It seems my entire life has vomited itself out again. Here I am slowly piecing everything back together, finding what goes where and it’s just not fitting. I’ve always had this vision of my life in the long term. Maybe a beautiful nuclear family. A partner who loved me, a sweet child to love and cherish. A house that never was quite finished being renovated, dogs running in the yard. The fat happy cat that would curl up in my lap on the porch. My S.O. and I loving one another and our other partners. All operating smoothly some days and a thunderstorm on others. But we would all be safe in the knowledge that just inside those walls, love lived there.
It lived there and was good. Monday morning while my flight from Houston landed I turned airplane mode off on my phone. It took a minute and I half expected a dozen text messages from people I love exclaiming how much I’d been missed. There was only one. From a girl I’d dated a year ago. All it said was “Got my annual, came back positive for a few things. Get tested.”
Few things stop life on a dime, that text dear friends. That text is one of them. Like a movie reel the partners I have made a list in my mind. My stomach flipped, my vision blurred. How irresponsible I’ve been, potentially exposing them to this. As the details and ramifications exploded my heart beat a thudding funeral march for life the way I love it.
I made an appointment for Wednesday and focused on the long week ahead of me. Something in the back of my mind, something in my heart, my stomach, my psyche telling me I’d never go back to the way things were before Austria. Wednesday morning presented itself to a voice mail saying my appointment had been rescheduled. Dandy.
Thursday I walk through the office doors after hardly sleeping at all. Fill out intake forms and wait. Pregnant women stroll in, low income, multiple children, piercings and too tight clothes. Knock off Chanel, Coach and LV handbags being rifled through by bored children. I wait. Finally they call my name, my real name, only they say it wrong. No one has called me that name since January. No one says it right anyway. Bile rises in my throat and I’m weighed, I’ve lost 4 pounds, my blood pressure is taken, it’s a bit too high.
“Do you feel safe in your relationships?” I laugh, my husky voice coating the room. “Safe. In my relationships. Yes, I mean as much as I can be.” She laughs, “I know these are crazy questions.” I look at her face, used to dealing with women who milk the system. Families with more mouths than money. Here I am, getting tested because my ex girlfriend said I needed too. Because now people I care about and their families are at risk. Because now even if I could get pregnant I don’t want too, because who knows the effects my indiscretions will have on an innocent soul. Then one face comes to mind, a face I’ve come to adore. I see it quickly fade away, fear creeping in that I’ve never been that important anyway. I stare at the toe of my flats, “I’m not in an abusive relationship” she scrolls down on the screen. “Are you sexually active with: men, women, or both?” I think of the shelf I need to buy for the second room I’m renting out. “Both”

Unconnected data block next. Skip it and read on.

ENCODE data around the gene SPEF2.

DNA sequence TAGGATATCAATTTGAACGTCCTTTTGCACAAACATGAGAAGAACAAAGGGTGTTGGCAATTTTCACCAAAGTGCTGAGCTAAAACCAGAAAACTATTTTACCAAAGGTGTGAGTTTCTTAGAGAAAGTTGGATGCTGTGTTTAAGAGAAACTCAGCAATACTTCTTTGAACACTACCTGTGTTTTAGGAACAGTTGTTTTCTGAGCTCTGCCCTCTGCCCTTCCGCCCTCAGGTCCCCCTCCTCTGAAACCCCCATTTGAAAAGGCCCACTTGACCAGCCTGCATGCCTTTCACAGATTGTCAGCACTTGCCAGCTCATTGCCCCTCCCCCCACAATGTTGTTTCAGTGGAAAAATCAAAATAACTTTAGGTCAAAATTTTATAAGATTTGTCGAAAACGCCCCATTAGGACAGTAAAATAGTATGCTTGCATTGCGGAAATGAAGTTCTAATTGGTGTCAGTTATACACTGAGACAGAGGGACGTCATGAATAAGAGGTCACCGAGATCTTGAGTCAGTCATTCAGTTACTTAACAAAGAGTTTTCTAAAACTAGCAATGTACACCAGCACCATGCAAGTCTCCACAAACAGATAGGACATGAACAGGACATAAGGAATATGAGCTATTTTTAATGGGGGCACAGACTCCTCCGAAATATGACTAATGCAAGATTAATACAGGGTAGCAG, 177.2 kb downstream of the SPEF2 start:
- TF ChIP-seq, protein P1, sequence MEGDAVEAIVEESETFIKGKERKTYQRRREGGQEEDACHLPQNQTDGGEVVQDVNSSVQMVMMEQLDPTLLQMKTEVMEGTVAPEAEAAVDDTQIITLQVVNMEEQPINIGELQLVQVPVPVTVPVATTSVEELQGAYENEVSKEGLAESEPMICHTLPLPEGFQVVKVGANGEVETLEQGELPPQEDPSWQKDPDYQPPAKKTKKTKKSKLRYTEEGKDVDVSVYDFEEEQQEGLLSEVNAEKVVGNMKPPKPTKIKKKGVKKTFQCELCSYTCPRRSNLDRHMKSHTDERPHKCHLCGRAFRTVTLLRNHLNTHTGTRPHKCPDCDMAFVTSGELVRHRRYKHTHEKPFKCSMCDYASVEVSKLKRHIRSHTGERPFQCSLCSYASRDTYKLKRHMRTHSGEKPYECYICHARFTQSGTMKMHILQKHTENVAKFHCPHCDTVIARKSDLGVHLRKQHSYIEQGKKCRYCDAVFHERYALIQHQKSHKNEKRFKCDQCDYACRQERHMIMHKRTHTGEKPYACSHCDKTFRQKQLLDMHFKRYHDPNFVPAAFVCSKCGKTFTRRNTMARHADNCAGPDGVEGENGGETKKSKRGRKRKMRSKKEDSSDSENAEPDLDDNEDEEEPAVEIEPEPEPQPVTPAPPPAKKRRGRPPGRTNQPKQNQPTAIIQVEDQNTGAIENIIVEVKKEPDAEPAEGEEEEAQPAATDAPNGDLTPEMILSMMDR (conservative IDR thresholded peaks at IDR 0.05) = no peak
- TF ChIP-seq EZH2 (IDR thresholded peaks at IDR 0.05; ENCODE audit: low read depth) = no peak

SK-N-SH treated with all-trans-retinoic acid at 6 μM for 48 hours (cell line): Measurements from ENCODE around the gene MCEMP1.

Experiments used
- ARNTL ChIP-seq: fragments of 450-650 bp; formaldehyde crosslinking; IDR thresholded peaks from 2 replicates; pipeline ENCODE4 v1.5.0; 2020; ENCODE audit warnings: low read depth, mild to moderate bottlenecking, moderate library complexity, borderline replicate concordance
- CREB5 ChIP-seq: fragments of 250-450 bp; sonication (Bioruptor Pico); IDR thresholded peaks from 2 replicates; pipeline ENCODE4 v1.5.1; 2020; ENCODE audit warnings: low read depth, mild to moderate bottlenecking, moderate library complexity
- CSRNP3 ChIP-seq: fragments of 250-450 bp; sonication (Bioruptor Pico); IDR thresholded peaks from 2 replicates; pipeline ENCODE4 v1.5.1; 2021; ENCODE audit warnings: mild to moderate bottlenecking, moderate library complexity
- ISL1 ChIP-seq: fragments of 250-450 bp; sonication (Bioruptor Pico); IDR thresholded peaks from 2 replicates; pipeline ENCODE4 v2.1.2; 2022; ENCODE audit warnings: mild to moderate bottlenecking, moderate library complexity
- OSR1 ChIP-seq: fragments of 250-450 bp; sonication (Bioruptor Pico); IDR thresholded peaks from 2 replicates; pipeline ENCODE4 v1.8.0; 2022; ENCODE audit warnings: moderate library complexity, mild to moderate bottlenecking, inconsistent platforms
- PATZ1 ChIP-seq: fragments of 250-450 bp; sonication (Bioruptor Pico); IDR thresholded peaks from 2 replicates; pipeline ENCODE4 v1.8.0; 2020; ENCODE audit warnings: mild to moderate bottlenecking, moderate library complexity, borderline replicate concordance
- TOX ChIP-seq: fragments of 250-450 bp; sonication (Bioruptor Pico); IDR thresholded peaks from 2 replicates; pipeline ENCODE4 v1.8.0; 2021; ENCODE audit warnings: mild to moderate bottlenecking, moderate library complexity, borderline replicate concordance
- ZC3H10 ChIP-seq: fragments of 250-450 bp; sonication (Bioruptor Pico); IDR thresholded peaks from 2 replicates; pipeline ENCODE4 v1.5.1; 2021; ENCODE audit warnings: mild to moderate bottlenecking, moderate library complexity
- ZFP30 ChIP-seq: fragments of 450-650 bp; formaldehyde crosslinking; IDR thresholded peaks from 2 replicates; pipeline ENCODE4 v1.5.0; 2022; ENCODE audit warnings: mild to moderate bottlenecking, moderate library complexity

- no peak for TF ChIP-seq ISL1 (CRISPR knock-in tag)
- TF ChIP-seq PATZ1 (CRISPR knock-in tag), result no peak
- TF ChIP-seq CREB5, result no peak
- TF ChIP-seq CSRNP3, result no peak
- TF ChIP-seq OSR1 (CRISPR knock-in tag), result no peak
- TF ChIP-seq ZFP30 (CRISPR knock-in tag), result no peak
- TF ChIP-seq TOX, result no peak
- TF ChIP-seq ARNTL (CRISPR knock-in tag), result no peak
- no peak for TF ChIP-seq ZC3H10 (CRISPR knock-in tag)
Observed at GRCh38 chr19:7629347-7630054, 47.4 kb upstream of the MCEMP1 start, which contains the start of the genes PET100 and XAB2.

“You’ll need to take your bottoms off and cover yourself with this.” Her hand hovers over the paper blanket on the table. “The nurse practitioner will be with your shortly.” I shed my skirt and climb up, imagining: scoot closer to the edge, down, down, a little more. Remembering the dysfunction happening at work. The dogs at home and how I forgot to pick up the puppy pad. How it doesn’t matter anymore if I shave my vagina or not. How I can’t imagine ever being comfortable with someone touching it again. I cry. Hot tears pooling in the shell of my ear. I pull my hair, hard. Shiver. My phone lights up, a million miles away. There is a knock on the door. Two women enter. A student and the nurse practitioner. Student comes around and sits to be eye level with me. She’s kind and I can sense nervous that she will have to break my heart. Her hand rests for a moment on my arm “So what are you concerned about today?”
There’s some fumbling at my feet, stirrup. A tap on the bed. “Scoot down, just a bit more. That’s good.” A question I can’t hear, not meant for me anyway. A feel it though, the discovery. I know the answer before their heads even clear my blanket. My heart stops all together. I say a prayer it never starts again. That the morgue can just come and get me. No skirt and all. Sympathetic eyes, two pair. Two women who are witness to the death of my dream. Two women who have seen countless other women on this very table. No pants and a broken heart.
We talk about treatment options. I don’t shed a single tear, my hands shake. I’m reminded again “This can be managed.” They step out. Leaving me in my paper gown. I hear the nurse congratulate the student for doing such a good job. “You did really well, made her feel like you cared and that you had hope things would be fine.” I want my momma. I slowly walk over to the chair that’s holding my skirt. Step into it and my shoes. A few moments later the nurse comes in, hands me two papers stapled together. Says kind words and wishes me luck. She walks out and I find my way to the front desk. I wait.
My sister, all concern, asks if I need her to leave work. I remember the things she’s had to say about people I share this diagnosis with. I have a virus. My best friend “Fuck. I’m so sorry.” My vaginas new name is Death Valley. It’s where hope goes to die apparently. No more compliments about someone loving it. Or the way it tastes. No one calling it pretty. Just as I’d come to accept it for what it is. Scars and all.
So this is my new life. Learning to live in 2014, a single woman with herpes.